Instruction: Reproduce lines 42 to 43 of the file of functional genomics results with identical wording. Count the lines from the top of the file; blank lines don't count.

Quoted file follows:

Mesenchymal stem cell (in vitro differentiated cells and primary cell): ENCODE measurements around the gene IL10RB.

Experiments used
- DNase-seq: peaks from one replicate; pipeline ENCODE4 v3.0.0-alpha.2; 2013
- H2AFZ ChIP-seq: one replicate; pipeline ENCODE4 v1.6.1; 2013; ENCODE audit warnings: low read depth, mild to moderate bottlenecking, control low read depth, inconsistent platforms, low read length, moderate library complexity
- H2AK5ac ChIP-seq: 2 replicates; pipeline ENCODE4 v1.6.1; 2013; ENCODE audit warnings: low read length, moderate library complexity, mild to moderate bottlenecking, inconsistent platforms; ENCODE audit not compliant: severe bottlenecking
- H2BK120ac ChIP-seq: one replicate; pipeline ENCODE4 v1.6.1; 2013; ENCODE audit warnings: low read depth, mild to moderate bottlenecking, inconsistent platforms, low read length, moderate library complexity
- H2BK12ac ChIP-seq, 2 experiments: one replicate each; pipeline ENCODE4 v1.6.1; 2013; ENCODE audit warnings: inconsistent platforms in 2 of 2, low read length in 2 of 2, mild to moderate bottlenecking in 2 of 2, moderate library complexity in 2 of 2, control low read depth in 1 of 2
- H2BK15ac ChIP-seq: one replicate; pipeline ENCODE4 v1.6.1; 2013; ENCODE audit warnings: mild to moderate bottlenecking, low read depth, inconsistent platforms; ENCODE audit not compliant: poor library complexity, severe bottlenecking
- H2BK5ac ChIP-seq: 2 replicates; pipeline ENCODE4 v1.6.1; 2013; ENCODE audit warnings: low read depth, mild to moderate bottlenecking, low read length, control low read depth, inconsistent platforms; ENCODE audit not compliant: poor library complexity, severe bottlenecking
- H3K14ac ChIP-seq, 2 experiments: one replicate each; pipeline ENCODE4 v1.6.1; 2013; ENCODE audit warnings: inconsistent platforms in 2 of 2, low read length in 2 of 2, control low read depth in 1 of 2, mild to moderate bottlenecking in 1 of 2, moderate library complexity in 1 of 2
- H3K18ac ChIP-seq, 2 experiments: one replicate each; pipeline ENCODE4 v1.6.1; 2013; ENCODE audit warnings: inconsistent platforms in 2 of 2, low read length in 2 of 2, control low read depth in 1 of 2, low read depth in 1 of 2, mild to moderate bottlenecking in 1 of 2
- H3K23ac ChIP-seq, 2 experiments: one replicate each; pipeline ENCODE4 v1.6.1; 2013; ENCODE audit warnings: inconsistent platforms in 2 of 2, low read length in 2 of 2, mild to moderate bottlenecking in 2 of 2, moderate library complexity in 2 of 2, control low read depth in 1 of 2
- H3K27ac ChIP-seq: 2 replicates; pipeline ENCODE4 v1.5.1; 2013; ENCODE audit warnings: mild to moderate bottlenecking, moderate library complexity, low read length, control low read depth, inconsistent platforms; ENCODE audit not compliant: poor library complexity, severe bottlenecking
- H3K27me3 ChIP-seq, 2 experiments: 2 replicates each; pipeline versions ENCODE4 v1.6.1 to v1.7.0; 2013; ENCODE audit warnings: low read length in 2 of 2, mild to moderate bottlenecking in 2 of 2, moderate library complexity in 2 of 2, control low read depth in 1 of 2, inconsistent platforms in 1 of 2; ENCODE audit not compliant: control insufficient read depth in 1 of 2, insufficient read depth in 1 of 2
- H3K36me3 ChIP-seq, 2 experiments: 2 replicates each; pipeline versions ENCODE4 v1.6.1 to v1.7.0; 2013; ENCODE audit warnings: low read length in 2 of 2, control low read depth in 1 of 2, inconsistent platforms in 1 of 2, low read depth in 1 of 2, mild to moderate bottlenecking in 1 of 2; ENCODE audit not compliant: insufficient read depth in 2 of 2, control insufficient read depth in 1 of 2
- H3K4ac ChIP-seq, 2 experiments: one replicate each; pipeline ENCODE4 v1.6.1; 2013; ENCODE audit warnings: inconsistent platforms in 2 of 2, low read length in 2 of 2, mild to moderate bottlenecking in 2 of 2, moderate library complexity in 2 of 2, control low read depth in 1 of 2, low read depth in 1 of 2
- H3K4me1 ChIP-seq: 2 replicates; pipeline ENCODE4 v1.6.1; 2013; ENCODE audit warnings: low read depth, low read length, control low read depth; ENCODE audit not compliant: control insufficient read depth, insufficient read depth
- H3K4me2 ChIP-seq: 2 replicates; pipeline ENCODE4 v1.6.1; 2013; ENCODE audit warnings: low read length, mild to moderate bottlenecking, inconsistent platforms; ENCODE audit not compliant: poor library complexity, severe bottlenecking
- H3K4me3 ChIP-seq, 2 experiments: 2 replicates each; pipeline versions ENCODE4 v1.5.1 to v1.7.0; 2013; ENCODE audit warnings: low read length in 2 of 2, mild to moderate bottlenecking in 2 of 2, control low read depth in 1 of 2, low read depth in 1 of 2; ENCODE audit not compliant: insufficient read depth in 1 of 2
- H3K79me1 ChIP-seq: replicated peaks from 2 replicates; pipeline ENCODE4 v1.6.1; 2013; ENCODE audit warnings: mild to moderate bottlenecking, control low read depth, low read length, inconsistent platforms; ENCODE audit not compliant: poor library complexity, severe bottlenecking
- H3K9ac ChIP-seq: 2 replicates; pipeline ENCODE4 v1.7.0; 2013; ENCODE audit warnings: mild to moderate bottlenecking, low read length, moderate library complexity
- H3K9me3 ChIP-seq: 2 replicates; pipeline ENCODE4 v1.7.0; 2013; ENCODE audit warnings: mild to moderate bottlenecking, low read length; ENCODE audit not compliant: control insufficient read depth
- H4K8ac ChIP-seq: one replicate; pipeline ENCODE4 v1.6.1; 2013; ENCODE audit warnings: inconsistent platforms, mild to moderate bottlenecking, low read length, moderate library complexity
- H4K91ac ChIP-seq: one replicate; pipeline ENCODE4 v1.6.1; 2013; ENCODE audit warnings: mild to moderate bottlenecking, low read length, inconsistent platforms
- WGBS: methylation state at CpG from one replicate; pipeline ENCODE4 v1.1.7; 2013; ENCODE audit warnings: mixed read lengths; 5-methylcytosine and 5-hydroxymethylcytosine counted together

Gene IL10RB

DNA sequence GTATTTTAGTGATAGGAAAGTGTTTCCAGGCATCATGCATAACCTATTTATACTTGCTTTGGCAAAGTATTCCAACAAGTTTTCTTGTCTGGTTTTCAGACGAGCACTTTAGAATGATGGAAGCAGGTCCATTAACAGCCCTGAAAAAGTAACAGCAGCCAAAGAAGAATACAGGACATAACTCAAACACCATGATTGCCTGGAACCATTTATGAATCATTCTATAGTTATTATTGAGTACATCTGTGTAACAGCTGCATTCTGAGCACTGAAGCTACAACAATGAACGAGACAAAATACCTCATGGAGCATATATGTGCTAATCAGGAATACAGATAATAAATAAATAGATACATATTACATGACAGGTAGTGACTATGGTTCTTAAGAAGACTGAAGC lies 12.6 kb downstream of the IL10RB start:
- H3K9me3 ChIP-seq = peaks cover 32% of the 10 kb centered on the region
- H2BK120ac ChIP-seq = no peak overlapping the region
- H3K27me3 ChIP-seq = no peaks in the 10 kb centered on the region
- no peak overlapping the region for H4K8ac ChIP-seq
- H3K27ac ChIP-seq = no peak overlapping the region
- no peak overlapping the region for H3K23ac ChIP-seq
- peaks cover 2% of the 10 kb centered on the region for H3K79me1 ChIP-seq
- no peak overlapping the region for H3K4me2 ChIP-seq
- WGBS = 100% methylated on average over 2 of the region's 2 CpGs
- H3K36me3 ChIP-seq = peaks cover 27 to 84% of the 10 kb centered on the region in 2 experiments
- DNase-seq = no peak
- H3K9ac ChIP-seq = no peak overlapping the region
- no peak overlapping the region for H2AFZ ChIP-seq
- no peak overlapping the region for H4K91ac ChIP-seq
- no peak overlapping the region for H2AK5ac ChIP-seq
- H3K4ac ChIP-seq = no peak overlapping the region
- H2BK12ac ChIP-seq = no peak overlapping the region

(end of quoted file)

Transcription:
- no peak overlapping the region for H2AK5ac ChIP-seq
- H3K4ac ChIP-seq = no peak overlapping the region